Descriptive Writing The primary purpose of descriptive writing
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Descriptive Writing The primary purpose of descriptive writing is to describe a person, place or thing in such a way that a picture is formed in the reader's mind. Capturing an event through descriptive writing involves paying close attention to the details by using all of your five senses. Writing more descriptively will improve your writing by making it more interesting and engaging to read.
The 5 Senses
The Words You Use Matter Don’t use words like stuff, very, pretty, things, or really. Use words like these Animated Bruised Cylindrical Dingy Elegant Frail Grimy Lumpy Portly Radiant Shapeless Statuesque Tearful Timid Untidy Verdant Wiry Worn
Descriptive Similes and Metaphors When the pickup hit it, the armadillo came apart like a watermelon flung across the asphalt. The Oldsmobile was a boat, and Jason was the captain. The searchlights on the bow shone through the heaviest weather. … "All ahead full, " Jason commanded, and shifted into drive. His headache was as painful as a root canal without the benefit of laughing gas. The couch is the autobahn of the living room. Her hair was like gravy, running brown off her head and clumping up on her shoulders. A large crisis. In fact, if you've got a moment, it's a twelvestory crisis with a magnificent entrance hall, carpeting throughout, 24 -hour porterage and an enormous sign on the roof saying "This Is a Large Crisis. " http: //ocw. usu. edu/english/intermediate-writing/english-2010/metaphors-and-similesskinless_view. html
More Transitions Spatial In the front, In the back Beside Adjacent Across from Nearby Left, Right Above, Below In the distance Here, There Addition Also In addition Too Moreover Besides Furthermore Equally important Finally Then
HS Example: Jeremy Burden My most valuable possession is an old, slightly warped blond guitar--the first instrument I taught myself how to play. It's nothing fancy, just a Madeira folk guitar, all scuffed and scratched and finger-printed. At the top is a bramble of copper-wound strings, each one hooked through the eye of a silver tuning key. The strings are stretched down a long, slim neck, its frets tarnished, the wood worn by years of fingers pressing chords and picking notes. The body of the Madeira is shaped like an enormous yellow pear, one that was slightly damaged in shipping. The blond wood has been chipped and gouged to gray, particularly where the pick guard fell off years ago. No, it's not a beautiful instrument, but it still lets me make music, and for that I will always treasure it.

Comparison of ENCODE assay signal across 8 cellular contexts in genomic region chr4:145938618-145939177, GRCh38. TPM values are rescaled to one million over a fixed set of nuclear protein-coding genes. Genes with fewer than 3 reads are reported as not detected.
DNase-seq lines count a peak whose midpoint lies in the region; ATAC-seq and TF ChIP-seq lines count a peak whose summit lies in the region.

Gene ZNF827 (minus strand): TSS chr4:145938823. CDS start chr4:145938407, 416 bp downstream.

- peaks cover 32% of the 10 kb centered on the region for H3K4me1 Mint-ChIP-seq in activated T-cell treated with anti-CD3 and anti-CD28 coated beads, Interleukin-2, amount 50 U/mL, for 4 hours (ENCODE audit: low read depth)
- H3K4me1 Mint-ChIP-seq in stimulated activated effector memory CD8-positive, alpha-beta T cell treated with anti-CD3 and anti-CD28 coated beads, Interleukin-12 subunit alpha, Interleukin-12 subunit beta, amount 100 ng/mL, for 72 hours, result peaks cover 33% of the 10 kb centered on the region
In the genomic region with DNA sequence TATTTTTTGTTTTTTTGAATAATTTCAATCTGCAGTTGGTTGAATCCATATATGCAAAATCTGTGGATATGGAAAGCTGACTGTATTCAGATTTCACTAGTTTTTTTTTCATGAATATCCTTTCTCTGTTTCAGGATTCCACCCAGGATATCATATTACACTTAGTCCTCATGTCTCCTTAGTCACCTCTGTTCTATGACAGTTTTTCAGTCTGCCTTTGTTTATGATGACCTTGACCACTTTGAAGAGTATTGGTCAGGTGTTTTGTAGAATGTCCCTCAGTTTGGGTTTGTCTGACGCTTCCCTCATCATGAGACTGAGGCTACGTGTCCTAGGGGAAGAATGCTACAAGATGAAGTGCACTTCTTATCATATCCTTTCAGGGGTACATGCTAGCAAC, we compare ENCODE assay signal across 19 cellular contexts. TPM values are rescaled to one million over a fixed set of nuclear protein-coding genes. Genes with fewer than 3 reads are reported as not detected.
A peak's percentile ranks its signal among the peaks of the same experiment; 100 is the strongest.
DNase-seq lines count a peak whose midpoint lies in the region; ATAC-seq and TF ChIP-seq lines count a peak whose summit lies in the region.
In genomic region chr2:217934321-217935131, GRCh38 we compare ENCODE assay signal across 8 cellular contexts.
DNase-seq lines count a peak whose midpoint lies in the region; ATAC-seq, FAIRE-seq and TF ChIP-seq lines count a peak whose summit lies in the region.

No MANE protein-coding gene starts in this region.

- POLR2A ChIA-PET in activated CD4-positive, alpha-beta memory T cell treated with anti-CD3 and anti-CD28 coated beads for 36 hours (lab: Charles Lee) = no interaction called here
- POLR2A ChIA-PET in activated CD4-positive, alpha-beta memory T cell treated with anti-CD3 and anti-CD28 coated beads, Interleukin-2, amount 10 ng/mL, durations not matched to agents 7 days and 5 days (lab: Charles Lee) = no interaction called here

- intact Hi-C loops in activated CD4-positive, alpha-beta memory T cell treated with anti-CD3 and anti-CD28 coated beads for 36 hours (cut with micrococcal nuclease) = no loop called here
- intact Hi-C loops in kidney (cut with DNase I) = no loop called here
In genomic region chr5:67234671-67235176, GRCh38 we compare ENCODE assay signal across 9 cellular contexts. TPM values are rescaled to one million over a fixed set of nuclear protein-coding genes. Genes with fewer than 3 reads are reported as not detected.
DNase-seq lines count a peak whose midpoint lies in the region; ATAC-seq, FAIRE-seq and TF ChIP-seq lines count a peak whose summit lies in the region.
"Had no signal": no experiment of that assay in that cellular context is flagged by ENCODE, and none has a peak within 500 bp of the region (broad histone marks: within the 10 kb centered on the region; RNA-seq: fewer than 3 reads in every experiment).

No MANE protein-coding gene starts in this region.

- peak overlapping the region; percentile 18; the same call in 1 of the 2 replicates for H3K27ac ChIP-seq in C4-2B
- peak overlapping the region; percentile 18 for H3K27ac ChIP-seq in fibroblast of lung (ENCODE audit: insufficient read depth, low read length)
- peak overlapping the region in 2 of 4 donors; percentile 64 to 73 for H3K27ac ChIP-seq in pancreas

Nonfiction Example: Maxine Hong Kingston Once in a long while, four times so far for me, my mother brings out the metal tube that holds her medical diploma. On the tube are gold circles crossed with seven red lines each--"joy" ideographs in abstract. There also little flowers that look like gears for a gold machine. According to the scraps of labels with Chinese and American addresses, stamps, and postmarks, the family airmailed the can from Hong Kong in 1950. It got crushed in the middle, and whoever tried to peel the labels off stopped because the red and gold paint come off too, leaving silver scratches that rust. Somebody tried to pry the end off before discovering that the tube falls apart. When I open it, the smell of China flies out, a thousand-year-old bat flying heavy-headed out of the Chinese caverns where bats are as white as dust, a smell that comes from long ago, far back in the brain. From: The Woman Warrior: Memoirs of a Girlhood Among Ghosts
HS Example: Barbara Carter Gregory is my beautiful gray Persian cat. He walks with pride and grace, performing a dance of disdain as he slowly lifts and lowers each paw with the delicacy of a ballet dancer. His pride, however, does not extend to his appearance, for he spends most of his time indoors watching television and growing fat. He enjoys TV commercials, especially those for Meow Mix and 9 Lives. His familiarity with cat food commercials has led him to reject generic brands of cat food in favor of only the most expensive brands. Gregory is as finicky about visitors as he is about what he eats, befriending some and repelling others. He may snuggle up against your ankle, begging to be petted, or he may imitate a skunk and stain your favorite trousers. Gregory does not do this to establish his territory, as many cat experts think, but to humiliate me because he is jealous of my friends. After my guests have fled, I look at the old fleabag snoozing and smiling to himself in front of the television set, and I have to forgive him for his obnoxious, but endearing, habits.
Fiction Example: Italo Calvino A jack-hare came out, white, onto the snow, he twitched his ears, ran beneath the moon, but he was white and couldn’t be seen, as if he weren’t there. Only his little paws left a light print on the snow, like little clover leaves. Nor could the wolf be seen, for he was black and stayed in the black darkness of the forest. Only if he opened his mouth, his teeth were visible, white and sharp. There was a line where the forest, all black, ended and the snow began, all white. The hare ran on this side, and the wolf on that. From: Marcolvaldo or The seasons in the city